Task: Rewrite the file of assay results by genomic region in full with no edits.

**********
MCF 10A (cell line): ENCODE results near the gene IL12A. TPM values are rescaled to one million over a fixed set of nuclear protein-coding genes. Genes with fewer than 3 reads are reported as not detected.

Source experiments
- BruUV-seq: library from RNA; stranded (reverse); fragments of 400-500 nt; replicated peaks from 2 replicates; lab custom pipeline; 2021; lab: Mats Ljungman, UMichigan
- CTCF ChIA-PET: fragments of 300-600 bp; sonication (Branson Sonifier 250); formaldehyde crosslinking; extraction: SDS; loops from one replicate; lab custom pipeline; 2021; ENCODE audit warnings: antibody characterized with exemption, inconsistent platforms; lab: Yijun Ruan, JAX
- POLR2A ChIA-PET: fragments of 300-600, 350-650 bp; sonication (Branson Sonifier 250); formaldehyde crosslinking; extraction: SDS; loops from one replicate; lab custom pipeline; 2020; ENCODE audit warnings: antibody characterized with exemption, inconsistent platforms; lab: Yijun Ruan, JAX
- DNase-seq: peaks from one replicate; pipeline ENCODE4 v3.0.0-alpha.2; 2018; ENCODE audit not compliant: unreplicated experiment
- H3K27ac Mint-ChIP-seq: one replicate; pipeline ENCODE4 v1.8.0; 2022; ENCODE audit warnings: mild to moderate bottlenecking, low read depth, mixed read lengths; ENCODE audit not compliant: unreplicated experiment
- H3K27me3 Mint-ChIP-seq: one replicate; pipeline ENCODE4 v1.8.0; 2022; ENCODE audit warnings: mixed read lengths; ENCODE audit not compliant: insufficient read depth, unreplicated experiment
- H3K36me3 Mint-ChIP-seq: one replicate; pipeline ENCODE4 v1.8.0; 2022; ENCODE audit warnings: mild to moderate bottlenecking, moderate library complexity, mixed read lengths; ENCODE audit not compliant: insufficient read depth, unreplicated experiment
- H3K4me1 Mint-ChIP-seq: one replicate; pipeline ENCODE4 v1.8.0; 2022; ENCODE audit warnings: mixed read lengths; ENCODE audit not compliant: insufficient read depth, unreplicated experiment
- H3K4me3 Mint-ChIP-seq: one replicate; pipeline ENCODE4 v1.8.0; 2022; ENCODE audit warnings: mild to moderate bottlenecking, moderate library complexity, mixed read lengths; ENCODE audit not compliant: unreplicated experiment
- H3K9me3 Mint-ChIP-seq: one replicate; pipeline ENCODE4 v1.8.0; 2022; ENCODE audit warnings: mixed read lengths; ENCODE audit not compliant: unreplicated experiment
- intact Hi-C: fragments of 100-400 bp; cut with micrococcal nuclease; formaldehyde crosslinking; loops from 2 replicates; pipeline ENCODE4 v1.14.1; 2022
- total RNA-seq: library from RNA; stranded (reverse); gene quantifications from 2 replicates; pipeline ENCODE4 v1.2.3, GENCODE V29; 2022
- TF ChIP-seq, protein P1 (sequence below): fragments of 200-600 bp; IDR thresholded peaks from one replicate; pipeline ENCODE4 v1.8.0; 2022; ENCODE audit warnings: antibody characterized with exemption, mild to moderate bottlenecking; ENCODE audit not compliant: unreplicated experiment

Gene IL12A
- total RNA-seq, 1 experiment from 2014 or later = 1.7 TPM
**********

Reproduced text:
MCF 10A (cell line): ENCODE results near the gene IL12A. TPM values are rescaled to one million over a fixed set of nuclear protein-coding genes. Genes with fewer than 3 reads are reported as not detected.

Source experiments
- BruUV-seq: library from RNA; stranded (reverse); fragments of 400-500 nt; replicated peaks from 2 replicates; lab custom pipeline; 2021; lab: Mats Ljungman, UMichigan
- CTCF ChIA-PET: fragments of 300-600 bp; sonication (Branson Sonifier 250); formaldehyde crosslinking; extraction: SDS; loops from one replicate; lab custom pipeline; 2021; ENCODE audit warnings: antibody characterized with exemption, inconsistent platforms; lab: Yijun Ruan, JAX
- POLR2A ChIA-PET: fragments of 300-600, 350-650 bp; sonication (Branson Sonifier 250); formaldehyde crosslinking; extraction: SDS; loops from one replicate; lab custom pipeline; 2020; ENCODE audit warnings: antibody characterized with exemption, inconsistent platforms; lab: Yijun Ruan, JAX
- DNase-seq: peaks from one replicate; pipeline ENCODE4 v3.0.0-alpha.2; 2018; ENCODE audit not compliant: unreplicated experiment
- H3K27ac Mint-ChIP-seq: one replicate; pipeline ENCODE4 v1.8.0; 2022; ENCODE audit warnings: mild to moderate bottlenecking, low read depth, mixed read lengths; ENCODE audit not compliant: unreplicated experiment
- H3K27me3 Mint-ChIP-seq: one replicate; pipeline ENCODE4 v1.8.0; 2022; ENCODE audit warnings: mixed read lengths; ENCODE audit not compliant: insufficient read depth, unreplicated experiment
- H3K36me3 Mint-ChIP-seq: one replicate; pipeline ENCODE4 v1.8.0; 2022; ENCODE audit warnings: mild to moderate bottlenecking, moderate library complexity, mixed read lengths; ENCODE audit not compliant: insufficient read depth, unreplicated experiment
- H3K4me1 Mint-ChIP-seq: one replicate; pipeline ENCODE4 v1.8.0; 2022; ENCODE audit warnings: mixed read lengths; ENCODE audit not compliant: insufficient read depth, unreplicated experiment
- H3K4me3 Mint-ChIP-seq: one replicate; pipeline ENCODE4 v1.8.0; 2022; ENCODE audit warnings: mild to moderate bottlenecking, moderate library complexity, mixed read lengths; ENCODE audit not compliant: unreplicated experiment
- H3K9me3 Mint-ChIP-seq: one replicate; pipeline ENCODE4 v1.8.0; 2022; ENCODE audit warnings: mixed read lengths; ENCODE audit not compliant: unreplicated experiment
- intact Hi-C: fragments of 100-400 bp; cut with micrococcal nuclease; formaldehyde crosslinking; loops from 2 replicates; pipeline ENCODE4 v1.14.1; 2022
- total RNA-seq: library from RNA; stranded (reverse); gene quantifications from 2 replicates; pipeline ENCODE4 v1.2.3, GENCODE V29; 2022
- TF ChIP-seq, protein P1 (sequence below): fragments of 200-600 bp; IDR thresholded peaks from one replicate; pipeline ENCODE4 v1.8.0; 2022; ENCODE audit warnings: antibody characterized with exemption, mild to moderate bottlenecking; ENCODE audit not compliant: unreplicated experiment

Gene IL12A
- total RNA-seq, 1 experiment from 2014 or later = 1.7 TPM